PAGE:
As for rpixley220 and the bus lanes, good idea; it would help. But at the expense of bike lanes? Why? The goal isn't simply moving the most people the fastest -- we'd rip out the sidewalks and parks if that were the case -- but offering the most options, both for commuters and visitors. I know people from the suburbs who'll drive downtown to work but ride their bikes downtown on weekends for fun.

Posted by: crosspalms | March 9, 2011 5:12 PM | Report abuse

@constans wrote:

"(A) Getting cars off the road by having more bikers makes it easier for people who HAVE to drive to drive."
- it does so only for short distance commuters. For long distance people, i.e. suburbs, it reduces the amount of real estate available for public transit options and roads. So yes, it makes it easier for city center people to cycle and harder for outsiders. And it does not move people as fast nor full time.

"(B) Why are you commuting by car into the city center when other alternatives exist?"
- there are no other options; I am outside DCs 'subway' and not near any VRE stations. As I have stated, buses sit in the same traffic as everybody else and take *longer* so that is not an 'option'. I have suggested dedicated bus lanes so that they go faster than traffic; in this case I'd take them in a heart beat.

"(C) You could live, if not in the city center, someplace with nearby amenities within biking distance."
- the discussion is about commuting and how to deal with urban traffic congestion, not about walkable communities.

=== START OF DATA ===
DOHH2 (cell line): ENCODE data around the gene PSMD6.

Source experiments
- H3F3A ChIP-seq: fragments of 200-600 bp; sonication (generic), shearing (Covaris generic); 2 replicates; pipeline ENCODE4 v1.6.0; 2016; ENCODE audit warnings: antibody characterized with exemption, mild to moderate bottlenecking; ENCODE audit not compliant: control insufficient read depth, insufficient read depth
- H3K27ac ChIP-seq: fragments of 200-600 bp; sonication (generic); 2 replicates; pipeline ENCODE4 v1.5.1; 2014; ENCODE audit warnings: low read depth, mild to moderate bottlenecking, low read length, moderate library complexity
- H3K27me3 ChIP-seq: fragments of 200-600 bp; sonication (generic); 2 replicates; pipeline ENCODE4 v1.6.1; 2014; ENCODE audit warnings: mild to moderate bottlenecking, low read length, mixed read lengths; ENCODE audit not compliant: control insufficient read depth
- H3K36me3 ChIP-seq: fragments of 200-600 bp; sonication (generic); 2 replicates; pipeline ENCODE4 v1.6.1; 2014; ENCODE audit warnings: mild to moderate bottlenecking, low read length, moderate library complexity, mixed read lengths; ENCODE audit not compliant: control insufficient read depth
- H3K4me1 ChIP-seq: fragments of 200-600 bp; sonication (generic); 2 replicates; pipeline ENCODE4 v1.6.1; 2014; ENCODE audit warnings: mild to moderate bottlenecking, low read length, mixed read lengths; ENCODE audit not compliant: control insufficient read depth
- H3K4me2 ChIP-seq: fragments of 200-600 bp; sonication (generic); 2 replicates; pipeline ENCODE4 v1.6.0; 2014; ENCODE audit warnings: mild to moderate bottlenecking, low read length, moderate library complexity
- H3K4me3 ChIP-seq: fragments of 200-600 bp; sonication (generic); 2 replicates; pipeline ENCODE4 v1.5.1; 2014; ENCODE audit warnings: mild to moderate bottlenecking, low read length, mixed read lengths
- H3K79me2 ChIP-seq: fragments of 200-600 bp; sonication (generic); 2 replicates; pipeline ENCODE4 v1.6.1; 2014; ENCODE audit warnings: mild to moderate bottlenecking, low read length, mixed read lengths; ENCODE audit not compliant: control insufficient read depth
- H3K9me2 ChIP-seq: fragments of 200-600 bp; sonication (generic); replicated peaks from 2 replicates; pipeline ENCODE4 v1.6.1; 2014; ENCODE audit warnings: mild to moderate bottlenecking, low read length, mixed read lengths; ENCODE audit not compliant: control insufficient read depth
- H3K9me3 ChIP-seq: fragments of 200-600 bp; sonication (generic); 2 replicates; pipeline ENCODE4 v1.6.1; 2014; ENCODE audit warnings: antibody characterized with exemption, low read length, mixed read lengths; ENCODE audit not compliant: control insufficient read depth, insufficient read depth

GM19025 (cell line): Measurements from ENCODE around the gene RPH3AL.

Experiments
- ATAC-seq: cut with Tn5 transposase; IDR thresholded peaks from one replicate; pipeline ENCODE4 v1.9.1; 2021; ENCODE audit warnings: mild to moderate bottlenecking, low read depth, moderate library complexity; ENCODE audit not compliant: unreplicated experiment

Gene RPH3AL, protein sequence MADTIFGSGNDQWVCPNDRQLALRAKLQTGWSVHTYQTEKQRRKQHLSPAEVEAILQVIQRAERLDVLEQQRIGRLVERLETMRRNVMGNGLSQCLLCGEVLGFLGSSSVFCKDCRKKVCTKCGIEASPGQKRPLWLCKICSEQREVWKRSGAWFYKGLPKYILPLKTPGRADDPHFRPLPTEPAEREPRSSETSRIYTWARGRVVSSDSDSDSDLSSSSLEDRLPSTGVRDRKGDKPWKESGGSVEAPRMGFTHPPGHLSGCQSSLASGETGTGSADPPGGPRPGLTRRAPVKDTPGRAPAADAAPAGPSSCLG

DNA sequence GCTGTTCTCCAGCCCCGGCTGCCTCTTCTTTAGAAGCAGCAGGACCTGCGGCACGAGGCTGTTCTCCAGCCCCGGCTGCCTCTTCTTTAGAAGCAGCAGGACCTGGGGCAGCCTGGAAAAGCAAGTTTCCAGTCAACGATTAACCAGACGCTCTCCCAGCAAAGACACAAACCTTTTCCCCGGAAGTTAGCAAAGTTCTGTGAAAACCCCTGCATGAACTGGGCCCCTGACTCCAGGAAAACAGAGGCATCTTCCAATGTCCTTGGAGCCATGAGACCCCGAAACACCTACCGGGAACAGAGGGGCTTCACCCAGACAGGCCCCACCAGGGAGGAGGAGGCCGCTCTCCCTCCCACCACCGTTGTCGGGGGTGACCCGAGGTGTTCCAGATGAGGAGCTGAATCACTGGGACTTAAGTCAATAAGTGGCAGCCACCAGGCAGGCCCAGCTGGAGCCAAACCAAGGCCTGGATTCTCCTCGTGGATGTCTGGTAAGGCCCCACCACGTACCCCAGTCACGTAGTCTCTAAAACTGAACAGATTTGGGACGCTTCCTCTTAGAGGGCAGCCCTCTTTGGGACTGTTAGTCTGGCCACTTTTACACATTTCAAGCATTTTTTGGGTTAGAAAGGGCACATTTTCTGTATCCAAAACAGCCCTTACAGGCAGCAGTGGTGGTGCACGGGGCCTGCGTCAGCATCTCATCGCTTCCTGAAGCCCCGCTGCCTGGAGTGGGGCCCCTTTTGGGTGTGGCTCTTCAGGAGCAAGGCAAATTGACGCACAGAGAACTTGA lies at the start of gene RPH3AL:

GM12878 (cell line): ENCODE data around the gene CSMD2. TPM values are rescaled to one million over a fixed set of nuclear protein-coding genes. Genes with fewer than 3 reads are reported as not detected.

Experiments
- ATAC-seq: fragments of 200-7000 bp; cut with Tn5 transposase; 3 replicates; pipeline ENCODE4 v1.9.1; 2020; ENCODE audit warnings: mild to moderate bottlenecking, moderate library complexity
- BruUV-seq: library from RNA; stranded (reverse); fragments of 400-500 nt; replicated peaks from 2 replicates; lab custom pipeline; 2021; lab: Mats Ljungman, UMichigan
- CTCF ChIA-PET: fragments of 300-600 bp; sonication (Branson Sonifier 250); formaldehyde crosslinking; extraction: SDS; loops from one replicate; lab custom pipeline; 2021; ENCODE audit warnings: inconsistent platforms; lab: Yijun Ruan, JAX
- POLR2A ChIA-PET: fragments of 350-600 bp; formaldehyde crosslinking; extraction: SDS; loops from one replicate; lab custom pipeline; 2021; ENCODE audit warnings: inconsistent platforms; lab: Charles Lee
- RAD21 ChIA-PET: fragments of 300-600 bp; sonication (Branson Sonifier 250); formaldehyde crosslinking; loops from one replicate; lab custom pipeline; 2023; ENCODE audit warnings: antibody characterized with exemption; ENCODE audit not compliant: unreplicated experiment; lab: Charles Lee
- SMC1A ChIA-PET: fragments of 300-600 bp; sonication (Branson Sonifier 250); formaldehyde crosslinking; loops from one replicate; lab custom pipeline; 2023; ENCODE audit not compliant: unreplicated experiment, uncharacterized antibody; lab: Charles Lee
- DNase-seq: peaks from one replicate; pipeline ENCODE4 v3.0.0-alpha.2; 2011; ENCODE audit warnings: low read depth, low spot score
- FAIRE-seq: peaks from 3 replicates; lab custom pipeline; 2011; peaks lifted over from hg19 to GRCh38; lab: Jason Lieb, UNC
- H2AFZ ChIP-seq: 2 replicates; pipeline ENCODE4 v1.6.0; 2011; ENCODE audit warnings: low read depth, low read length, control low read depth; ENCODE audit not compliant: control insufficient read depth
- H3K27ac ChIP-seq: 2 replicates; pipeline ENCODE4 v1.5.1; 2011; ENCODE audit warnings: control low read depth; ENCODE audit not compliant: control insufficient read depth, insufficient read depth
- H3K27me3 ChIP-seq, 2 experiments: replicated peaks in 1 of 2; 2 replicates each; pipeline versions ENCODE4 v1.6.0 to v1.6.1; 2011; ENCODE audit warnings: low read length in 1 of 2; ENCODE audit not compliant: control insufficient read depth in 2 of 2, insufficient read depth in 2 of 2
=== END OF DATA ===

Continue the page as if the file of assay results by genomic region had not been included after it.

I'm pointing out what does not work about bike lanes when dealing with the *existing* situation of people living 15+ miles from their jobs. Bikes work for short distances in nice weather; that situation is not reality for most people. Hence dedicating finite resources for a solution that doesn't work as efficiently and only benefits 10% of the people is a bad use of resources.

Posted by: rpixley220 | March 9, 2011 5:42 PM | Report abuse

@crosspalms wrote:
"As for rpixley220 and the bus lanes, good idea; it would help. But at the expense of bike lanes? Why? The goal isn't simply moving the most people the fastest -- we'd rip out the sidewalks and parks if that were the case"
- the goal is reducing congestion. I'm simply suggesting that can be done better through dedicated bus lanes that are used every day rather than bike lanes that aren't going to be used remotely near capacity for 20% of the year. And that capacity is lower than other available options. The space available is finite and we need to choose how to use it.

Regarding sidewalks, you don't have them on highways. If you want throughput, you don't allow 'slow' means of travel. Major thoroughfares (highways or major streets) give up significant capacity by using a bike lane compared with other options.

And as I've said, the bike lane is only useful for shorter trips, not the majority of commuters. Those commuters are your congestion, not the city folk just trying to get around. NYC is not a good example because they have another viable urban transit system in the subway.

Posted by: rpixley220 | March 9, 2011 5:59 PM | Report abuse